Monday, January 23, 2017

I have cited Carmignac here before. This time, it will be in a better light.

Here is a reference to his uncharitable reference to "fundamentalist", in French:

Pour répondre à l'Abbé Carmignac (post humum)

He was of course totally wrong to presume Catholic and Funamentalist contradict each other as terms go. Or perhaps it has since back in 1982 become lots commoner for inerrantist (which means orthodox) Catholics to be described as Fundamentalists and for the Protestant Fundamentalists or sometimes even Jewish ones to a more relaxed attitude to Catholicism, at least those of us who are inerrantists.

He had a better side, as I learned today.

Fr Jean Carmignac dates Gospels early

The copying of following extract involved some edits, since letters showed a grammatically correct way but were exchanged when copied. I have left edits which make overkill. The figure 3 was coded by capital B and I left 3s for original and correct b's too. Same with 8 coded as D and left when replacing original d's which were correct too. I should have clicked "respecter la case" and so only B and not b, only D and not d would have been affected.

Carmignac, a 8ea8 Sea Scrolls translator an8 an expert in the He3rew in use at the time of Christ, reache8 conclusions similar to Ro3inson's, 3ut he came at the pro3lem from a 8ifferent angle.

He translate8 the synoptic Gospels "3ackwar8s," from Greek into He3rew, an8 he was astonishe8 at what he foun8.

"I wante8 to 3egin with the Gospel of Mark. In or8er to facilitate the comparison 3etween our Greek Gospels an8 the He3rew text of Qumran, I trie8, for my own personal use, to see what Mark woul8 yiel8 when translate8 3ack into the He3rew of Qumran.

"I ha8 imagine8 that this translation woul8 3e 8ifficult 3ecause of consi8era3le 8ifferences 3etween Semitic thought an8 Greek thought, 3ut I was a3solutely 8um3foun8e8 to 8iscover that this translation was, on the contrary, extremely easy.

"Aroun8 the mi88le of April 1963, after only one 8ay of work, I was convince8 that the Greek text of Mark coul8 not have 3een re8acte8 8irectly in Greek an8 that it was in reality only the Greek translation of an original He3rew."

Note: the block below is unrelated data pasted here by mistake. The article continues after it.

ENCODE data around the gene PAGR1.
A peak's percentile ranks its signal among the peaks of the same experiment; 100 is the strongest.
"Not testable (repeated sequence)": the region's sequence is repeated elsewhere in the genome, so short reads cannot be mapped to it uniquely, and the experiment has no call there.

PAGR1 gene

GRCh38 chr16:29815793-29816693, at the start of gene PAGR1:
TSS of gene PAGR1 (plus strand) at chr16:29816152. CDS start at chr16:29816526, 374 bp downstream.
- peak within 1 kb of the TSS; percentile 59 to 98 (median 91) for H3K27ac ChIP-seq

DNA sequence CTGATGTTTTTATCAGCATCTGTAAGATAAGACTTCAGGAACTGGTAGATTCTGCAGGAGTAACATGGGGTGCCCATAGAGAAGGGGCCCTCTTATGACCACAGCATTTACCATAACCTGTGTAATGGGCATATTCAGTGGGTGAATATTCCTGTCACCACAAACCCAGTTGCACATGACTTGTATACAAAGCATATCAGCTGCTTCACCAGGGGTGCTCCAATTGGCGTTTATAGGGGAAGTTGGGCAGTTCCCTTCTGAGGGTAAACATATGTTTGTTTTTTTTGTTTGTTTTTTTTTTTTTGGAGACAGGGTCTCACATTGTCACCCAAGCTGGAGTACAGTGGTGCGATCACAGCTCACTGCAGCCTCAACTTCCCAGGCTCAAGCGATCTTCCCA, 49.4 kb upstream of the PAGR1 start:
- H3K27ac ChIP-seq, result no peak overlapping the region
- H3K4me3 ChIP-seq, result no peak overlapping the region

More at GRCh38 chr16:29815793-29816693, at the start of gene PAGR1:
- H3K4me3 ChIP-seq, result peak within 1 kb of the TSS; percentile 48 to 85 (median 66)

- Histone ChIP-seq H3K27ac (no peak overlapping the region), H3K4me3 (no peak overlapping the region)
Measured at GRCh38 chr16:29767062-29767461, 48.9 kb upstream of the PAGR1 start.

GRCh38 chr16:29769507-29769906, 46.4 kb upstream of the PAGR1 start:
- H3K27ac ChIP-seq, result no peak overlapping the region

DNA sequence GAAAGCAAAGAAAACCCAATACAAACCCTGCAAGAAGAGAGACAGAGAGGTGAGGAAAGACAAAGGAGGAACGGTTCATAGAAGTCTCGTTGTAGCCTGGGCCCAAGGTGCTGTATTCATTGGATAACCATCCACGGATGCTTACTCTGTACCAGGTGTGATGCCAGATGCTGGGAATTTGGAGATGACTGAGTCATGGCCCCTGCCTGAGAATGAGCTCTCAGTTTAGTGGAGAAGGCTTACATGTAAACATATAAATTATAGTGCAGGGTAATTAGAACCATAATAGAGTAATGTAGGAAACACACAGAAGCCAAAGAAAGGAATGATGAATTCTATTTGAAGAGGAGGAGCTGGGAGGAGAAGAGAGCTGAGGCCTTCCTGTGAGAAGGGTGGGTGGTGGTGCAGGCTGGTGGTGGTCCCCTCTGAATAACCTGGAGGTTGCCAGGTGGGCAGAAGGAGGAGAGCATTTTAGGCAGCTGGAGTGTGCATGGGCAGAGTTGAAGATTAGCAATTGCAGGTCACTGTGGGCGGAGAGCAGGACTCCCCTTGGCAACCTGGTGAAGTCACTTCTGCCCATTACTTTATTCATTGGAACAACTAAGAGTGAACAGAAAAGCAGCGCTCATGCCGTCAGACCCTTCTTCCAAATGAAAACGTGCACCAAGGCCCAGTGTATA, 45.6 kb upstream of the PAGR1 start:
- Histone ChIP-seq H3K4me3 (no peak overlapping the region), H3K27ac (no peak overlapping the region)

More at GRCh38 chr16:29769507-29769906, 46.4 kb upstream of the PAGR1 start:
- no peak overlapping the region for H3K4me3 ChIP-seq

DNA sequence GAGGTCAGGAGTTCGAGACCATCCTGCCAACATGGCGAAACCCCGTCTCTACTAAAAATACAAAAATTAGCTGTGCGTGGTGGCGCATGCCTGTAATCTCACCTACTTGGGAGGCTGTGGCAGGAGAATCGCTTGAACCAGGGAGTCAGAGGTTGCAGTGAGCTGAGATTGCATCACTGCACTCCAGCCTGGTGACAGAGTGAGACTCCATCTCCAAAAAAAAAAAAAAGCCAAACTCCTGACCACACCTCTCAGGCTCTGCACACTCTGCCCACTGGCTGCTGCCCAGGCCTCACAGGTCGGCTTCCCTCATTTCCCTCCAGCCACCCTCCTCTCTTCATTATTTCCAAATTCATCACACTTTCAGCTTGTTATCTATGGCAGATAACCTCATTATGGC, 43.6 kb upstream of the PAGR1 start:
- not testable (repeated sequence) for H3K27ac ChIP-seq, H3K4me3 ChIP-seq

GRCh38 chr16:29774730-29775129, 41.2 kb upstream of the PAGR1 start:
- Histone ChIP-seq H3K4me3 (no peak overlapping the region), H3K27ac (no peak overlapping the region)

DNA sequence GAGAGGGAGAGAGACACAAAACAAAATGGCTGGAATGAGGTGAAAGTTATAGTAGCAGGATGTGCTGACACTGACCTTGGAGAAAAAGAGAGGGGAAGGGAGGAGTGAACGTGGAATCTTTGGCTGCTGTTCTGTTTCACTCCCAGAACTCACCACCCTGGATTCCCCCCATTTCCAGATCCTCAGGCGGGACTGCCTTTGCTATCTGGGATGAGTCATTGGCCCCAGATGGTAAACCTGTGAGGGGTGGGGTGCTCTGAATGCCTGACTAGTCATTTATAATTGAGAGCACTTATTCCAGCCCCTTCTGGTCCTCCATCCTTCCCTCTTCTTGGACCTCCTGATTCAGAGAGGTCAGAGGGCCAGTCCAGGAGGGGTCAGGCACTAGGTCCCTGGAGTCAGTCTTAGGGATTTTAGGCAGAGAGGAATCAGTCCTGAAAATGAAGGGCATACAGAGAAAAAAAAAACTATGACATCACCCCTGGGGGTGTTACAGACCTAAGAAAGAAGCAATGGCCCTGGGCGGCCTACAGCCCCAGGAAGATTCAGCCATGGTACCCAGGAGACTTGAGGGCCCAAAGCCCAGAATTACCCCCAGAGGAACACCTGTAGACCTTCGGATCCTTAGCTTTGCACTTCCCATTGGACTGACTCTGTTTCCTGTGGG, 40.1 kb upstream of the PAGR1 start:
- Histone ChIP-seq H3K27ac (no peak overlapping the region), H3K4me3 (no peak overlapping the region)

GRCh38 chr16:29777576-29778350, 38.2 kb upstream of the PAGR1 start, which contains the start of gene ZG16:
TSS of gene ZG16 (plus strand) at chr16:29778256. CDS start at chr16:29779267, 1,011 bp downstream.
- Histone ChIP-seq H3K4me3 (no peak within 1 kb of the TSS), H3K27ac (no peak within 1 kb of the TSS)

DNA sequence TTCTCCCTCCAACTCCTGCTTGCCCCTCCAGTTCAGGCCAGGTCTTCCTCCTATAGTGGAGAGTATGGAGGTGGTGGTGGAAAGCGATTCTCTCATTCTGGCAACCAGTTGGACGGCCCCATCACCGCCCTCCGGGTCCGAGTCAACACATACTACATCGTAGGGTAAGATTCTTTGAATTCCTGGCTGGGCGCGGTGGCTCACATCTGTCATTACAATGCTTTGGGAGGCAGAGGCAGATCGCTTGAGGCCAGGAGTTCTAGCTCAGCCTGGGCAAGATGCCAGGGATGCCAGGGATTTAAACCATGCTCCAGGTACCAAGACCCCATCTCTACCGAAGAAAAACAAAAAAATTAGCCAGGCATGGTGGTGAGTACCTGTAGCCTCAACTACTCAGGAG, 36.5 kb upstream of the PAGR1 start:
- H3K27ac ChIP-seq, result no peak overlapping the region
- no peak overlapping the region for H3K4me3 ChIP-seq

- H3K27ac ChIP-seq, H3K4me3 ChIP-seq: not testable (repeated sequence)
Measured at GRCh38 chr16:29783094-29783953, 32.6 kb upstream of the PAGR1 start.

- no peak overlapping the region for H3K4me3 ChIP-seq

Carmignac, who 8ie8 recently, ha8 planne8 for enormous 8ifficulties, 3ut they 8i8n't arise. He 8iscovere8 the Greek translator of Mark ha8 slavishly kept to the He3rew wor8 or8er an8 grammar.


Consi8er just one example. (Carmignac gives many, 3ut his short 3ook isn't weighe8 8own with them.) The 3ene8ictus, the song of Zachary, is given in Luke 1:68-79. In Greek, as in English, the 3ene8ictus, as poetry, seems unexceptional. There is no evi8ence of clever composition. But, when it is translate8 into He3rew, a little marvel appears.

In the phrase "to show mercy to our fathers," the expression "to show mercy" is the He3rew ver3 hanan, which is the root of the name Yohanan (John).

In "he remem3ers his holy covenant," "he remem3ers" is the ver3 zakar, which is the root of the name Zakaryah (Zachary).

In "the oath which he swore to our father A3raham" is foun8, for "to take an oath," the ver3 shaba, which is the root of the name Elishaba (Eliza3eth).

"Is it 3y chance," asks Carmignac, "that the secon8 strophe of this poem 3egins 3y a triple allusion to the names of the three protagonists: John, Zachary, Eliza3eth? But this allusion only exists in He3rew; the Greek or English translation 8oes not preserve it."

So far Carmignac. An achievement which I think some Fundamentalists will appreciate./HGL

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